Government should take steps to bring down the country’s reliance on fossil fuels below the current 85% population reliance to be a good global citizen on climate change. Uganda, which signed Paris agreement on climate change in October 2015, could now shift its focus to implementing the pacts.
To both her 34.8 million people growing at an annual rate of 3.2%, one of the fastest in the entire world, Uganda pledged a 22% cuts in carbondixide emissions in 2030 compared to business-as-usual. The estimated emissions in 2030 is 77.3 Million tons of carbon dioxide equivalent per year (MtCO2eq/yr), according to the INDC.
The country has already paida heavy price to the potentially catastrophic buildup of the human-derived greenhouse gases (GHGs) in the atmosphere that makes the country most vulnerable to global warming and climate change impacts. Northern and eastern Uganda has experienced both droughts and floods in 2007 floods, following the heaviest rainfall in 35 years, which destroyed crops and affected thousands of people.All these have a nexus with lack of efficient clean energy option.
From the elixir of unprecedented reduction of water in the shores of Lake Victoria to the core of the mudslide storythat buried over 360 people in Mt Elgon’s rolling slopes of Bududa district in 2010, fossil fuel energy’s overlapping phantoms haunts.
The chairman of the eastern Bududa district suggested that the death toll could be as high as 450 as nearlya hundred more of his flock went missing and presumed dead; including up to 60 children who took refuge in a nearby health centre that was subsequently destroyed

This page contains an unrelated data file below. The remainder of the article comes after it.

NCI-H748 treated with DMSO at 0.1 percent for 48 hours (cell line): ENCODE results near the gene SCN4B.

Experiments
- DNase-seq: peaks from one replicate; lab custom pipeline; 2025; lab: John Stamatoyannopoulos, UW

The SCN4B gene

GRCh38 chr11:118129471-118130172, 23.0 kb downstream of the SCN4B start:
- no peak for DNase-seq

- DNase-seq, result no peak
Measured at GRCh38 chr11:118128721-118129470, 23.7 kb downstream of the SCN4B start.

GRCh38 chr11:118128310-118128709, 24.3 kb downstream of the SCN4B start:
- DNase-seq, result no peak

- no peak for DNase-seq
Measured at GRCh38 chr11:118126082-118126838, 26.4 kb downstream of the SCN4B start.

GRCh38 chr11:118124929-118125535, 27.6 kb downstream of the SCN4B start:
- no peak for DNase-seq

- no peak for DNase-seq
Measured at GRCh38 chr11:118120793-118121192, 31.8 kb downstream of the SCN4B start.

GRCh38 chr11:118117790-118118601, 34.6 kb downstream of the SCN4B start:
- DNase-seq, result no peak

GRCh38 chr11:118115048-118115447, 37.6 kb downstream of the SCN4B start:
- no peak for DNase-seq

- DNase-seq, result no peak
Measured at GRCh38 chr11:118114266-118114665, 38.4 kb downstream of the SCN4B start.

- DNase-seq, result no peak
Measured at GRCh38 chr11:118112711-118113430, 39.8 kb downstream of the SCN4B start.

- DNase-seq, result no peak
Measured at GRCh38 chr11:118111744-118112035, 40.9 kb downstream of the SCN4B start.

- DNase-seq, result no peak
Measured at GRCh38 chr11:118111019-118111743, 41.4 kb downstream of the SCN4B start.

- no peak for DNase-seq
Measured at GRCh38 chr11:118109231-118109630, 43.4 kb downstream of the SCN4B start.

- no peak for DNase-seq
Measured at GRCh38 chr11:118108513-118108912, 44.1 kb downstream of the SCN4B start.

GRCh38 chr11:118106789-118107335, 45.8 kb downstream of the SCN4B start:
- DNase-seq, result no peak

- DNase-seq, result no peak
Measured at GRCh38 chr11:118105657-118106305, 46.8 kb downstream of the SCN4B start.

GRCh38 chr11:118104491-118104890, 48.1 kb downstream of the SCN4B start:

President Yoweri Museveni, while inspecting the disaster; walking over chunks of mud burying families declared to one of his closest security personnel with whom he was in tandem that he had never seen“such a disaster in his entire life anywhere in the country.”
What caused this mega mudslide? This was the first question casted upon the Ministry of Disaster Preparedness even before plans to extend handouts such as the relocation of the over 3000 affected families.Even thegovernment’s bankrolling to provide temporary shelter and food that followed cannot match a simple magic bullet Uganda needs to fight deforestation, one of the primary, yet still multifaceted causes of mudslides in the country.
As the government was drawing plans to assist the affected people, in 2011, the same disaster reoccurred. This time round, it was even more disastrous burying two villages of Namaga and Bunakasala in the Bumwalukani Sub County in the same Bududa district. Estimated 450 more died.
At global level, about 40% of all the carbon emitted by human activity has come from cutting forests. In Uganda, forests provide fuel-firewood. According to an economic survey by J.E.M. Arnold and Jules Jongma theChief of the Plans Unit of the FAO Forestry Department, an estimated 86% of all the wood consumed annually is used as fuel.
As Uganda’s population grows, this dependence leads inexorably to pressures on the wood resource which all too often have resulted both in the destruction of the forest and in a worsening of the situation of millions of individuals whose life is conditioned by the products of the forest.
A survey also reveals that the Mt Elogon slopes was one of the record forested reserves the country was proud of untilthe 1970s. Deforestation is a major harbinger of weather related disasters toa country that hasn’t yet produced a barrel of petroleum (though is preparing to unearth 6.5 billion barrels of oil).